Feedback

The Parson Red Heads, Mother Hips put on breezy show

By Ben Salmon / The Bulletin / @frequencyblog

Published Mar 25, 2011 at 05:00AM

Here’s a tip, musicians: Take an electric guitar, play a catchy chord progression and fuzz it up with an array of effects pedals, and you’re pretty much guaranteed to win whatever part of my heart powers my ears.

That’s what The Parson Red Heads and The Mother Hips did on St. Patrick’s Day at McMenamins Old St. Francis School. And it was glorious.

I was overdue to see both bands. The Red Heads — longtime L.A. kids who moved to Portland last year — have been through Bend a few times, but other obligations always kept me away. And San Francisco’s veteran Hips were scheduled to play Mountain’s Edge in early 2010, but that show was canceled.

So I thought it was pretty exciting when I saw that both would play McMenamins’ movie theater on one of the popular complex’s busiest nights of the year.

Indeed, when I arrived at 8:30 p.m., there was a line at both the front and back door, and doormen were following a “one in, one out” policy. Never seen that before at McMenamins, but then I’ve never gone there on a party night.

Even so, my wait was not long; after maybe five minutes, I was inside the theater, where the Red Heads were already playing to a decent-sized but distracted crowd.

The quintet was clad in mostly white, with one bearded male redhead on lead vocals and one bead-adorned female redhead on the drums (that’s where the ginger ended). The beardo out front was Evan Way, a man with a knack for melodies that bounce and weave like indie-pop pushed through a psychedelic prism.

The band excelled on the fluttery “Out to Sea,” cranked up the six-string crunch for “Got It All,” and killed extra time with a faithful version of the Traveling Wilburys hit “Handle with Care” before closing with “Burning Up the Sky” family-band style: tambourine, hand-claps, harmonies and so on. The Red Heads are like a ’60s-inspired, hippy-dippy lovefest merged with the hip, current Hollywood indie scene, and when you throw genuinely good songs in the mix, the result is a band that oozes folksy, unassuming charm.

As The Mother Hips began to set up their gear, the crowd thickened considerably, and I heard more than one conversation about how long it’d been since so-and-so saw the band. I don’t know for sure, but my speculation is that I was surrounded by a number of folks in their 30s who had gone to college in Northern California in the 1990s, attended a party or three, and seen the Hips back when they were a hard-touring bunch that played an appealing mix of rock, country, pop and the occasional jam.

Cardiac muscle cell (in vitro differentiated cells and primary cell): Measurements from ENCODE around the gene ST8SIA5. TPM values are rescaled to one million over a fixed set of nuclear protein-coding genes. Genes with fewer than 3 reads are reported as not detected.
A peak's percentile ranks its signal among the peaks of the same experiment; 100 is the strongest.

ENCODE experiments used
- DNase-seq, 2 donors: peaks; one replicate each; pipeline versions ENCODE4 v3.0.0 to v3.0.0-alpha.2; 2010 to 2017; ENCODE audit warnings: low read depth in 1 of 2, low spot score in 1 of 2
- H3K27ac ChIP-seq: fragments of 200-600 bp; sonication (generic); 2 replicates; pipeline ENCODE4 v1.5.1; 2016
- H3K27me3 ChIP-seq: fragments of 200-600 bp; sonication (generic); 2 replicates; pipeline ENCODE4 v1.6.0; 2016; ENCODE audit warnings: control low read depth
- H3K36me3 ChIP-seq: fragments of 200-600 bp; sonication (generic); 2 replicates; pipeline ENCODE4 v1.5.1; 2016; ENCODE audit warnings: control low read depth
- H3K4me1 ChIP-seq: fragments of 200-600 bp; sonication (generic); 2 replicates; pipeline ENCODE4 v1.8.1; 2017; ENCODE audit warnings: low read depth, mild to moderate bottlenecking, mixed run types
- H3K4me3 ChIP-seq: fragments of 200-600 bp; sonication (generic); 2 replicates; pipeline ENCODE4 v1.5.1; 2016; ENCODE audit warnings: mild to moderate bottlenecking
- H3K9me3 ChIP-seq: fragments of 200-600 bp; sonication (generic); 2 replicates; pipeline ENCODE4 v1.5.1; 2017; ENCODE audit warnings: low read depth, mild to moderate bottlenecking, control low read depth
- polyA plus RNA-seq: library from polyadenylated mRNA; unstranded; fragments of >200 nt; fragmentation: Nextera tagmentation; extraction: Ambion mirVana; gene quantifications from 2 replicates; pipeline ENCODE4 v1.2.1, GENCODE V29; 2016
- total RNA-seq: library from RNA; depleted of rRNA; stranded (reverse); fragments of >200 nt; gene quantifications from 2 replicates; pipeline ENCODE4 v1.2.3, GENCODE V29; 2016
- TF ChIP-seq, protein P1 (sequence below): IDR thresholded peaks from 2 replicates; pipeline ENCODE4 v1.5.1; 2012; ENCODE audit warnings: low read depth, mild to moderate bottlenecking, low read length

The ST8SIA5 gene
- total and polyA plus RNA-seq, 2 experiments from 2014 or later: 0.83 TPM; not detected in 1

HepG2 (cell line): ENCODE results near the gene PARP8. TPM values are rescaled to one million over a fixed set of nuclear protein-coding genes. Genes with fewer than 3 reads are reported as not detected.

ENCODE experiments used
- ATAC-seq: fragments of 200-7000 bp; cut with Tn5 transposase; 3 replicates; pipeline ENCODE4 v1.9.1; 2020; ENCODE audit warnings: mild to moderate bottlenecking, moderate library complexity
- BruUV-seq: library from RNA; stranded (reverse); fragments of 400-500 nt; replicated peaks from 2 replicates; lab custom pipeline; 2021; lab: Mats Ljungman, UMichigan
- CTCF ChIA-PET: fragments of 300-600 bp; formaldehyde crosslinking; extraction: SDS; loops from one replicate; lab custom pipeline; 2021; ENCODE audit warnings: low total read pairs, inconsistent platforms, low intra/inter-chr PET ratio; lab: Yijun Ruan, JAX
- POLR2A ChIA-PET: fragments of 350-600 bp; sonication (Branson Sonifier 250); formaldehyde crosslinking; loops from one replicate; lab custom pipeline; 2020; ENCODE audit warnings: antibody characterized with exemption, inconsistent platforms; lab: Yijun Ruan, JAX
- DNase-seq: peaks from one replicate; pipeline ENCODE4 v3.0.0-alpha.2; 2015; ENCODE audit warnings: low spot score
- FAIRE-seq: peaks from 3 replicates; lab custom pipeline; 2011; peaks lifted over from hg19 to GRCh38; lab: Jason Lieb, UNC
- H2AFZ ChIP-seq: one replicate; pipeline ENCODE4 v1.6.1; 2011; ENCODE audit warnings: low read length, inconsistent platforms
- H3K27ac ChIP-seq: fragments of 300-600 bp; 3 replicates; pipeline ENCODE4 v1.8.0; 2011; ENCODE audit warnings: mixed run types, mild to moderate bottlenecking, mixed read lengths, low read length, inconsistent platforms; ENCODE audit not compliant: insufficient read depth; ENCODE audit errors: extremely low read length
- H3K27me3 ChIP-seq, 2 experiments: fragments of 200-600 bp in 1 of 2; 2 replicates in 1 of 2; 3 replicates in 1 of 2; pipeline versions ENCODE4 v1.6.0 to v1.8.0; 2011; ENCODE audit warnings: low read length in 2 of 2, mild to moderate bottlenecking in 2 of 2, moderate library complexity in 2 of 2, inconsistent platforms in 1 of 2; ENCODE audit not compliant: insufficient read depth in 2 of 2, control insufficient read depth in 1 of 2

They’re still that band, really. My introduction to the Hips was their 2010 album “Pacific Dust,” which is an enjoyable slab of heavy-lidded pop-rock that sounds like it was left out to bake for days in the California sun. But their earlier work is in more of a melodic country-rock vein, and they’re unafraid of meandering out into funky jam land on occasion. Imagine a broke-down truck stop out on some desolate desert highway where a band plays Beatles and Neil Young songs for burnouts and bloodshot eyes and you have some idea of what the Hips do.

That’s not to denigrate their catalog. Tim Bluhm, Greg Loiacano and company came to town to play a ton of songs, kicking things off with the jagged “Third Floor Story” and “Esmerelda,” an affable tune that would fit in nicely on classic-rock radio playlists.

The thing is, the same can be said of most of the songs in the Hips’ set. “Do It On the Strings.” “Toughie.” “Later Days.” “Smoke.” All are well-written, with sweet choruses and swaggering guitar riffs. But when you string ’em together one after another, it really highlights where the Hips’ range begins and ends. And it’s not exactly a wide swath, not that it matters much to the couple hundred devout fans who showed up for the show, pumped their fists and mouthed every word.

There were peaks, of course. I loved the ragged chug of “Time-Sick Son of a Grizzly Bear,” the astral reverb and ascendant chorus of “Magazine,” and the wonderful “White Falcon Fuzz,” an easygoing rocker than sounds imported straight from your dad’s record player, circa 1975. It’s also an insidious earworm that I’ve been singing to myself (and others) for, oh, about six months.

“Falcon” is my favorite Hips song (that I’ve heard), and I took its performance as a cue to head home and leave the evening to those with more stamina than I. So I fought my way to the door, made a quick stop in Father Luke’s Room to see the Moon Mountain Ramblers holding court (looked like a cool vibe in there), and popped out onto Bond Street, where an endless stream of taxi cabs were creeping up and down the block, ready to swoop up St. Pat’s revelers and take them home to hazy dreams of corned beef and fuzz-rock.